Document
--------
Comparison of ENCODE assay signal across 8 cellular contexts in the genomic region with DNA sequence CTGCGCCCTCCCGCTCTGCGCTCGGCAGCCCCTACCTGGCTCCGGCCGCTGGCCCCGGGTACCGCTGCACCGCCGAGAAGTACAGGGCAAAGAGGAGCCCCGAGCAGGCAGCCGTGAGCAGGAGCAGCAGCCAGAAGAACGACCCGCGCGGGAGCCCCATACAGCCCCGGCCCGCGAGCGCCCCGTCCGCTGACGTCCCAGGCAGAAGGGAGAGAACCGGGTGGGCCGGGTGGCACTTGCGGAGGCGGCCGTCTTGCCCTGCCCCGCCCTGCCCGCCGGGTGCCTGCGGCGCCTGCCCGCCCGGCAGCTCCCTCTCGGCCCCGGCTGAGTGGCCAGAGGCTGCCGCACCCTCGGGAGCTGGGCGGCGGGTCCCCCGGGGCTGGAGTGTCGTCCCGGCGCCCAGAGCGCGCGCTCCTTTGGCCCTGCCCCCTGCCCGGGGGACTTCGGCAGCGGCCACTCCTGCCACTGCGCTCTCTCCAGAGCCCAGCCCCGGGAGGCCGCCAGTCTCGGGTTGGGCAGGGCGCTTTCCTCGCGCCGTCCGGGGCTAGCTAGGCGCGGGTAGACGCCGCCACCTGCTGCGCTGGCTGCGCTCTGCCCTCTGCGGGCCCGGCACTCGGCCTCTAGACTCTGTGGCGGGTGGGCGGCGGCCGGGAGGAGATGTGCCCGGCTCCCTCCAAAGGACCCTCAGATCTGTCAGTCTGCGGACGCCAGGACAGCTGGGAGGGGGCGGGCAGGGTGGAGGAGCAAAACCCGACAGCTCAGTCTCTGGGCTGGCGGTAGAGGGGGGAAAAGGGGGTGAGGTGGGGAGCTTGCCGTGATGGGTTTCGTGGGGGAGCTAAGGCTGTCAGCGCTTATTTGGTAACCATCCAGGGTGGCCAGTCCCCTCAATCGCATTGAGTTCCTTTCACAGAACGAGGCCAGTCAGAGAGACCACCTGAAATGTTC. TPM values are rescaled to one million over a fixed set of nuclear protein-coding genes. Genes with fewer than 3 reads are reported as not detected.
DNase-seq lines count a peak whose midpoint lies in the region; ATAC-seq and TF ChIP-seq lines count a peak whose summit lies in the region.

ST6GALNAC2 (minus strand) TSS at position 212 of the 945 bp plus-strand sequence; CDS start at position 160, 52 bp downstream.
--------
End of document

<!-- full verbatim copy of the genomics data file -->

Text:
Comparison of ENCODE assay signal across 8 cellular contexts in the genomic region with DNA sequence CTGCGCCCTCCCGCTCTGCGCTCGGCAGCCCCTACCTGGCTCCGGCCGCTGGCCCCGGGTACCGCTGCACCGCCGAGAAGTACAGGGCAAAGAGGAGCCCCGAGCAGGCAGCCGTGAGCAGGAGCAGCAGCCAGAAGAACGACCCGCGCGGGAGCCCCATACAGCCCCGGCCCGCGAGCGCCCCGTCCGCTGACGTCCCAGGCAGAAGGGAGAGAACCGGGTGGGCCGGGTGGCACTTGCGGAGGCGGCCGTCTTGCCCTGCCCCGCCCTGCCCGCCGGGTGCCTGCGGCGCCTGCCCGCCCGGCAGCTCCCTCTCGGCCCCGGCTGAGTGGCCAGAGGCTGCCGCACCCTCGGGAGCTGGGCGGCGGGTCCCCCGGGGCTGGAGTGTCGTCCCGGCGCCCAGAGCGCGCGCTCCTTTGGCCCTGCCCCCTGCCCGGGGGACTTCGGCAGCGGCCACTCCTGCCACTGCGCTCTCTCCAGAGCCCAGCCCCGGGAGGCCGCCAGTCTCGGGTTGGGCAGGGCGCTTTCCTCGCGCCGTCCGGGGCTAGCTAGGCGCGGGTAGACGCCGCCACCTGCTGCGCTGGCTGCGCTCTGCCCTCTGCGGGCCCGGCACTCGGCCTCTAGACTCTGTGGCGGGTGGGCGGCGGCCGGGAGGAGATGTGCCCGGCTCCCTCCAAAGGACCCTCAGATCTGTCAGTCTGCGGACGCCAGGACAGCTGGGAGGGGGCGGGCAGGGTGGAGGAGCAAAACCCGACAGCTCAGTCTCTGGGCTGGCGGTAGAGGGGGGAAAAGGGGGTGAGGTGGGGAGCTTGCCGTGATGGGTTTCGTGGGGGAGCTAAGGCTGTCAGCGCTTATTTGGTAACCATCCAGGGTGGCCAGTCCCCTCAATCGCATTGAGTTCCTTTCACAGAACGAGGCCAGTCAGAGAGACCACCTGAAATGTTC. TPM values are rescaled to one million over a fixed set of nuclear protein-coding genes. Genes with fewer than 3 reads are reported as not detected.
DNase-seq lines count a peak whose midpoint lies in the region; ATAC-seq and TF ChIP-seq lines count a peak whose summit lies in the region.

ST6GALNAC2 (minus strand) TSS at position 212 of the 945 bp plus-strand sequence; CDS start at position 160, 52 bp downstream.